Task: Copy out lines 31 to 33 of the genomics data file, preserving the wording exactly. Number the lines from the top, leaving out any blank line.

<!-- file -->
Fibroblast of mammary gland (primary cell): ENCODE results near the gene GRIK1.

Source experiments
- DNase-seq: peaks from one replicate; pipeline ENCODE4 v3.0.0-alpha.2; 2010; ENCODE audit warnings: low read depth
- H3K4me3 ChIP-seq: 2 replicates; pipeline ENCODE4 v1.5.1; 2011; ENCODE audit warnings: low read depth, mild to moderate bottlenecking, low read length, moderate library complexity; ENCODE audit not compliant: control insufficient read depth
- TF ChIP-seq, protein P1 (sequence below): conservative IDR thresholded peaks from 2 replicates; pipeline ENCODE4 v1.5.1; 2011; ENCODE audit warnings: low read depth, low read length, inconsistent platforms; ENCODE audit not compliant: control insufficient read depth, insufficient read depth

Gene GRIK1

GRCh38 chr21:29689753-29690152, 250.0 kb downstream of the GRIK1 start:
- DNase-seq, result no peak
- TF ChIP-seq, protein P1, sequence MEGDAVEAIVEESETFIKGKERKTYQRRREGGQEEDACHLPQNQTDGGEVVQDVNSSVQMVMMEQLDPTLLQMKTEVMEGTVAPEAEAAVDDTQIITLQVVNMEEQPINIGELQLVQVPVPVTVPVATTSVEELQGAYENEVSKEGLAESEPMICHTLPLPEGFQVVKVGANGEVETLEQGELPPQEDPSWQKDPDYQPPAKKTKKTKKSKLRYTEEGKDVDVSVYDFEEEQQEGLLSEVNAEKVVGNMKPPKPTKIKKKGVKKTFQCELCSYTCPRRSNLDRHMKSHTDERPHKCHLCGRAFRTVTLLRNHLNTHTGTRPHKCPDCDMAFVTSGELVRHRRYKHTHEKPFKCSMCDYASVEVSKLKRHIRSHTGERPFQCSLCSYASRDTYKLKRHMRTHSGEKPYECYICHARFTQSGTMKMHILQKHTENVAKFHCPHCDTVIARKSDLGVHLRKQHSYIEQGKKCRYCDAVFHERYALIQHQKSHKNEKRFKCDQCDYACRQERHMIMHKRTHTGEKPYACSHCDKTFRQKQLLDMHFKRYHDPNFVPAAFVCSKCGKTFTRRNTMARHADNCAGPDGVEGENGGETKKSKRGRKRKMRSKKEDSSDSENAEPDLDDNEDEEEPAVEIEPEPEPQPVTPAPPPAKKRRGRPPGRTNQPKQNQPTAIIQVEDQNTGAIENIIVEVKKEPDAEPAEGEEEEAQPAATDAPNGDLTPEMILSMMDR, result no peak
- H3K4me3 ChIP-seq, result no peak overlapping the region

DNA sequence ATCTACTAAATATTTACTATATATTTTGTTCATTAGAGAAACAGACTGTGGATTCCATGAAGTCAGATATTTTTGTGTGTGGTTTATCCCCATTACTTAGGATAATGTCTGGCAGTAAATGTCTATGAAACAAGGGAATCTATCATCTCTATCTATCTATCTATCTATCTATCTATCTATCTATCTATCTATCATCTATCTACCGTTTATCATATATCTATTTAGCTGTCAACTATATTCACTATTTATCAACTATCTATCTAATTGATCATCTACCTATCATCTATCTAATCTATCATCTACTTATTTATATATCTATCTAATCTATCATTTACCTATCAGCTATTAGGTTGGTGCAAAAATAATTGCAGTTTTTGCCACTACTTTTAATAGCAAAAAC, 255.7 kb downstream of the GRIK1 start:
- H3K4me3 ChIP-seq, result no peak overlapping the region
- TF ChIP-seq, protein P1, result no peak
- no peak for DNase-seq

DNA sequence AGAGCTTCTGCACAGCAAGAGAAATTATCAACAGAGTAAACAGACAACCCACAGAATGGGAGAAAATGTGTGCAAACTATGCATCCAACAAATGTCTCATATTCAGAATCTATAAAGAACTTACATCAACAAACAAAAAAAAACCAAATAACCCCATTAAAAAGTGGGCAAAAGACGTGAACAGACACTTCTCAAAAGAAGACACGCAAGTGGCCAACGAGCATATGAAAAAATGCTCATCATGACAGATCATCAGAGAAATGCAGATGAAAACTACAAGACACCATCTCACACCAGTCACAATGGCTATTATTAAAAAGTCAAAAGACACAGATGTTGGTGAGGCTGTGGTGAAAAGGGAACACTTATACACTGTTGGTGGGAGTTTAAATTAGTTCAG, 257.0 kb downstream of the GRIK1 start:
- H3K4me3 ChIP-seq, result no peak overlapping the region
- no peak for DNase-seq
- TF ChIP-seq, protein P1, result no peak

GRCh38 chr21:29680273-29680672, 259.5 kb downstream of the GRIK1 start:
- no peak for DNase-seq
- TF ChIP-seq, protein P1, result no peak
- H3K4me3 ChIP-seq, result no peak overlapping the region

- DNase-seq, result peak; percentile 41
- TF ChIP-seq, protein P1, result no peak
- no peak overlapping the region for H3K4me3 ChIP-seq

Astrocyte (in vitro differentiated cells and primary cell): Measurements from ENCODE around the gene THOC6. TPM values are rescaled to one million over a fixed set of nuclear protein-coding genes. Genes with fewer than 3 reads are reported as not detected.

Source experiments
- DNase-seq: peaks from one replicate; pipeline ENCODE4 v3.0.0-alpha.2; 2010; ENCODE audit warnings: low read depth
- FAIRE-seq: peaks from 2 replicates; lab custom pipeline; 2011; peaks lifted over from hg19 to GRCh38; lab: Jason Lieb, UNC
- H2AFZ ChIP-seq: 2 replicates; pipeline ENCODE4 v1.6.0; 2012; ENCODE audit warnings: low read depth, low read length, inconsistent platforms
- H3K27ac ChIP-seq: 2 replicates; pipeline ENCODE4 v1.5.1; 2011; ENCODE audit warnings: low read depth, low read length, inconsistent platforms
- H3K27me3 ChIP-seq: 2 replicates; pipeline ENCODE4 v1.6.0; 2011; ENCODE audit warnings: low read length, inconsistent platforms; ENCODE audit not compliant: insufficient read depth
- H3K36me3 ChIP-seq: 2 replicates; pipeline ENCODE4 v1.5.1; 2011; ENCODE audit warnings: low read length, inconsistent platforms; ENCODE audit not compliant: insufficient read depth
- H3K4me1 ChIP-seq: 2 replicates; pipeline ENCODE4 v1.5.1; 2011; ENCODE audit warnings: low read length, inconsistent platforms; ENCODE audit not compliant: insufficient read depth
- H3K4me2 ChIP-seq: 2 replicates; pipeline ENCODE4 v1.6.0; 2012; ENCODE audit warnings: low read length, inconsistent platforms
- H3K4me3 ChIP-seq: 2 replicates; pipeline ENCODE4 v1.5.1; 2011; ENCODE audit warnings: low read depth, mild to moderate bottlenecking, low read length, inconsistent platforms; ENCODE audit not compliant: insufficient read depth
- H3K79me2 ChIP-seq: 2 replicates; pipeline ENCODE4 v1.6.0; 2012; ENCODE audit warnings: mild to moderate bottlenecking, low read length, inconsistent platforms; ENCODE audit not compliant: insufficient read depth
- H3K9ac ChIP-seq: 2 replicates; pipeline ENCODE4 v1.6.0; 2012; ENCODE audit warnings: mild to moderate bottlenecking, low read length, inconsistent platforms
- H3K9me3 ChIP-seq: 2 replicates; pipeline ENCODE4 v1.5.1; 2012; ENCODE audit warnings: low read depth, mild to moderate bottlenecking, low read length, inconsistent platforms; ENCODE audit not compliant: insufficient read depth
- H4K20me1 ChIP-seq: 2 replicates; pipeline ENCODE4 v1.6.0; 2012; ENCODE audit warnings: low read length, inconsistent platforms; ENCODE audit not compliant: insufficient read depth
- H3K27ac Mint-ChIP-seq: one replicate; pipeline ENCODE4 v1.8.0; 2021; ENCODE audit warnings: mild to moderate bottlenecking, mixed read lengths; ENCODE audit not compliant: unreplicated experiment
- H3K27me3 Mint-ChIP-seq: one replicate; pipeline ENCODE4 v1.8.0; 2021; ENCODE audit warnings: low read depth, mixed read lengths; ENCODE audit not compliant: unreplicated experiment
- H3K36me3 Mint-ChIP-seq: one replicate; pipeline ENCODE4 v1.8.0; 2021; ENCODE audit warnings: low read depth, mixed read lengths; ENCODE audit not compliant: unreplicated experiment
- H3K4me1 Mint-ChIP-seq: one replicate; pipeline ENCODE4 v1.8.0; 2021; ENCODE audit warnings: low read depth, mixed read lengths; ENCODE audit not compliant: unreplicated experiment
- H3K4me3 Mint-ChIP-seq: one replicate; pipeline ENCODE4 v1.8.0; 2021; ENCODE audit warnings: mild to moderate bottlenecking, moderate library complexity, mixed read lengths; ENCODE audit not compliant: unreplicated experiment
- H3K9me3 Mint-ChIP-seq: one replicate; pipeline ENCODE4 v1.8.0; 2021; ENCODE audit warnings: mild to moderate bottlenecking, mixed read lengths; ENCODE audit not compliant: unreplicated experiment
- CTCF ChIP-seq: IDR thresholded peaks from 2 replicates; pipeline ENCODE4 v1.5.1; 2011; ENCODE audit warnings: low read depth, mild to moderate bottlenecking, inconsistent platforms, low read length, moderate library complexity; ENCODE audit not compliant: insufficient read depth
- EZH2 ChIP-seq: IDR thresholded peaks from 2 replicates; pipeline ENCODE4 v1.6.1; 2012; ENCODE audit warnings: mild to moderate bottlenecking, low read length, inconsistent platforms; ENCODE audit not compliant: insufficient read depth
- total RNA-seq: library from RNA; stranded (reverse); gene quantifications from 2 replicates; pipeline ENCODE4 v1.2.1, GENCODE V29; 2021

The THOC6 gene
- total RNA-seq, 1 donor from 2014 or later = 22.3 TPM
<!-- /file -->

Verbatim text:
- H3K27ac ChIP-seq: 2 replicates; pipeline ENCODE4 v1.5.1; 2011; ENCODE audit warnings: low read depth, low read length, inconsistent platforms
- H3K27me3 ChIP-seq: 2 replicates; pipeline ENCODE4 v1.6.0; 2011; ENCODE audit warnings: low read length, inconsistent platforms; ENCODE audit not compliant: insufficient read depth
- H3K36me3 ChIP-seq: 2 replicates; pipeline ENCODE4 v1.5.1; 2011; ENCODE audit warnings: low read length, inconsistent platforms; ENCODE audit not compliant: insufficient read depth